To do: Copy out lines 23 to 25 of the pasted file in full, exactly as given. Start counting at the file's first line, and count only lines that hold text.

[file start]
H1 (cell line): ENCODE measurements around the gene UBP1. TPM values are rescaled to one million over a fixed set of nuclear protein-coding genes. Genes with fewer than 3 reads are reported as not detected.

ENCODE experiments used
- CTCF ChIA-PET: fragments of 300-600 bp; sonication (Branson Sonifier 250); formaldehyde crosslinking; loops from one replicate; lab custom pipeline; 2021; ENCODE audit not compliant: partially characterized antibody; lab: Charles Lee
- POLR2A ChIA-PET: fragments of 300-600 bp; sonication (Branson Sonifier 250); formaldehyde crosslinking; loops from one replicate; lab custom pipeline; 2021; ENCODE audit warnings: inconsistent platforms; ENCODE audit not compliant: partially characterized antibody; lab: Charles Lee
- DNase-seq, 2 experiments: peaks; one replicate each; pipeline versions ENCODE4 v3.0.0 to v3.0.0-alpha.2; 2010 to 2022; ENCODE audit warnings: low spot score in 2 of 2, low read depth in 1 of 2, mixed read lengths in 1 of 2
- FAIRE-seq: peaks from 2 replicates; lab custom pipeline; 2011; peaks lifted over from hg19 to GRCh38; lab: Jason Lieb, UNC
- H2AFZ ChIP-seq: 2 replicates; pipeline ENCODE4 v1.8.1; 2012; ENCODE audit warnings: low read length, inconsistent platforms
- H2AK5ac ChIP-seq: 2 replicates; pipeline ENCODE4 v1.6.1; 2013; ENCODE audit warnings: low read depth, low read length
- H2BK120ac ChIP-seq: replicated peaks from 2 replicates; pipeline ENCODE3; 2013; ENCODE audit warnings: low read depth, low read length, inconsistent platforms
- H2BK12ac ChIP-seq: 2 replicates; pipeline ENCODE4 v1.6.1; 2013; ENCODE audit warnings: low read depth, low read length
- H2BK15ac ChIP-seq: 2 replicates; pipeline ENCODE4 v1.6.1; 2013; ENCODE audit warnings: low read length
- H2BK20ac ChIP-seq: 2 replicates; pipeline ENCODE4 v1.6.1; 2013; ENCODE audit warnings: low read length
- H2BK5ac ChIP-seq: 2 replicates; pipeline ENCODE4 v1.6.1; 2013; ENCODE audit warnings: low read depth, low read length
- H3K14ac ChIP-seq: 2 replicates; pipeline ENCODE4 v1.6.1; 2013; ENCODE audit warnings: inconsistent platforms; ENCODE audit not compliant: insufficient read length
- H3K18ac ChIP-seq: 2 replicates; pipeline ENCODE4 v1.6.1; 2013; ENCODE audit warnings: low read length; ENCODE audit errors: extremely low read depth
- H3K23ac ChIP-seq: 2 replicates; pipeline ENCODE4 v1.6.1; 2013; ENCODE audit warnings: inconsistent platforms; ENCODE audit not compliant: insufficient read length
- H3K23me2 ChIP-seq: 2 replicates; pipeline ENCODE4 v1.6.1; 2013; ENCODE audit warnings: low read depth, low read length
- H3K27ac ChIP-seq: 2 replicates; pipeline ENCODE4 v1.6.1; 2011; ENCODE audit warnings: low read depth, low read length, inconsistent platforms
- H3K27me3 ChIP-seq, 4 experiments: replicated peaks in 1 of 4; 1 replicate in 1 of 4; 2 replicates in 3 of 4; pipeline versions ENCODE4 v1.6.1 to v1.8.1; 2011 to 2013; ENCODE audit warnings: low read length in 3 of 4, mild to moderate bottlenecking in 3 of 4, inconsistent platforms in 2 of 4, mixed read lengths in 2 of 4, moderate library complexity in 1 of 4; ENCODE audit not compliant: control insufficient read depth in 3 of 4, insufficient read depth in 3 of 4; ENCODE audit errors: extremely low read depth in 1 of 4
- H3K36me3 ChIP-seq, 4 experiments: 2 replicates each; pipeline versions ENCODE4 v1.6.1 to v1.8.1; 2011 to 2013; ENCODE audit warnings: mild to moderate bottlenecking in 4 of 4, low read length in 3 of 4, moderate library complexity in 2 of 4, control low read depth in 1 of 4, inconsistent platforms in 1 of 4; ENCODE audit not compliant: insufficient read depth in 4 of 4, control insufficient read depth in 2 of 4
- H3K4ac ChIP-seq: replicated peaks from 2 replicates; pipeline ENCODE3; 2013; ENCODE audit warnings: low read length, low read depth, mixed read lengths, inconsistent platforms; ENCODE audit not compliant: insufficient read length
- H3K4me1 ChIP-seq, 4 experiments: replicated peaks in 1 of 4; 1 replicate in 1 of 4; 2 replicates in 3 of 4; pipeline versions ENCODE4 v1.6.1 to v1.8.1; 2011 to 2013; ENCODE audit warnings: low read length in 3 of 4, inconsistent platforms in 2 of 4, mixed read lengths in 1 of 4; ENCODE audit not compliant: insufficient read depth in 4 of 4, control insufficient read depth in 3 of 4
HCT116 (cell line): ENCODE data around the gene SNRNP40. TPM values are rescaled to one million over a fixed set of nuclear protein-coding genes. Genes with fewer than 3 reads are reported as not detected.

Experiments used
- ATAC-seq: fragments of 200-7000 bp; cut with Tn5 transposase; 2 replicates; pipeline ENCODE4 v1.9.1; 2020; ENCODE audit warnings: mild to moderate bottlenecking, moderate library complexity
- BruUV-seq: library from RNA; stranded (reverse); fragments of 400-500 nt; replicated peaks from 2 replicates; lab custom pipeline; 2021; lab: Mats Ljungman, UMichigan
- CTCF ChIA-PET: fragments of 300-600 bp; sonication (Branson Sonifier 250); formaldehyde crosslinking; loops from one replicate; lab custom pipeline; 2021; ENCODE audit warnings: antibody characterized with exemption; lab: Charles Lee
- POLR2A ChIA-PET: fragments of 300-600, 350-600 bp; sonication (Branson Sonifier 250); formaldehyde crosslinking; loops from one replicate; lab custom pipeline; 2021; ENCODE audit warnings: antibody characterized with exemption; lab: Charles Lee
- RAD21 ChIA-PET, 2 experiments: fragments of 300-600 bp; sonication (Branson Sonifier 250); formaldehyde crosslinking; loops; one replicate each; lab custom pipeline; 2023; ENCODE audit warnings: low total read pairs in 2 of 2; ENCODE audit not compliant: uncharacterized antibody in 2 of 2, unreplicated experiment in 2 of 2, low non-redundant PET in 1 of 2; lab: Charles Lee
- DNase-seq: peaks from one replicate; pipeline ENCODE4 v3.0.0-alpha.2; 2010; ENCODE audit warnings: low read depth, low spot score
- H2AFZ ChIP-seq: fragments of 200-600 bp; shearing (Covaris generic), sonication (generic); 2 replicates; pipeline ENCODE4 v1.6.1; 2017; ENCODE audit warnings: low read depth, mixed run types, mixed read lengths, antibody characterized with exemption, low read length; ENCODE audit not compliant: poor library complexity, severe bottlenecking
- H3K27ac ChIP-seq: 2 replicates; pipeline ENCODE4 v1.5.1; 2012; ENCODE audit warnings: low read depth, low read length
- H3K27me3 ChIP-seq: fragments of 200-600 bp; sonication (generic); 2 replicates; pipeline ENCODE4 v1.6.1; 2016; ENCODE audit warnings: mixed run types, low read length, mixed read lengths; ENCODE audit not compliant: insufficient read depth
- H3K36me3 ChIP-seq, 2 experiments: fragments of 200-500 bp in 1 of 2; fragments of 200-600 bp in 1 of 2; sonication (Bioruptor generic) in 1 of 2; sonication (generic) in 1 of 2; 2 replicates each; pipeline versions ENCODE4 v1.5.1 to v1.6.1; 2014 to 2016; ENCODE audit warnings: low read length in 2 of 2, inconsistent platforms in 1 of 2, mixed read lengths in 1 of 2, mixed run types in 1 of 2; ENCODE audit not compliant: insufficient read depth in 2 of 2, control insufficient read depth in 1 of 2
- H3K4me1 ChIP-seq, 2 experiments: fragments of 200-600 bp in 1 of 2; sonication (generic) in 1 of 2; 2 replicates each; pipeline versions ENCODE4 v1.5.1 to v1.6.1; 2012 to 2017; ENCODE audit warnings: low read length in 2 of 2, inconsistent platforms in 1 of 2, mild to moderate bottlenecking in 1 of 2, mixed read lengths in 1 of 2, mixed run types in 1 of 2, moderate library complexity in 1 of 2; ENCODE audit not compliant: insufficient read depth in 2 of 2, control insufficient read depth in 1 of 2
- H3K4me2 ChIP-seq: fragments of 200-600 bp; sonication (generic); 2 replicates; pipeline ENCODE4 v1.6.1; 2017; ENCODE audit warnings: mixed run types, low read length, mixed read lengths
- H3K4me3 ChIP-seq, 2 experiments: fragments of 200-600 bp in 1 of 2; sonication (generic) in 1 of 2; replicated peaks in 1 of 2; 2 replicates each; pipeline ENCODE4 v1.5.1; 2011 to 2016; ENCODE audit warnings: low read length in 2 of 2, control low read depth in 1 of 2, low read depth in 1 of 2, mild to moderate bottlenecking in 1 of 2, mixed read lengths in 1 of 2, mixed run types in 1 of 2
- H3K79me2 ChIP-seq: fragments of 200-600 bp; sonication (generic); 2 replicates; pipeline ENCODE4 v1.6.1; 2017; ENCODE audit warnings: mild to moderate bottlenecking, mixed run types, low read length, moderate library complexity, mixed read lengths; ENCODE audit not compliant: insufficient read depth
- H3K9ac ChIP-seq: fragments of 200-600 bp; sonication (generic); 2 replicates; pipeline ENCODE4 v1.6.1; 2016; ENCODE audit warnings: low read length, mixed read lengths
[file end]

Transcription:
HCT116 (cell line): ENCODE data around the gene SNRNP40. TPM values are rescaled to one million over a fixed set of nuclear protein-coding genes. Genes with fewer than 3 reads are reported as not detected.

Experiments used
- ATAC-seq: fragments of 200-7000 bp; cut with Tn5 transposase; 2 replicates; pipeline ENCODE4 v1.9.1; 2020; ENCODE audit warnings: mild to moderate bottlenecking, moderate library complexity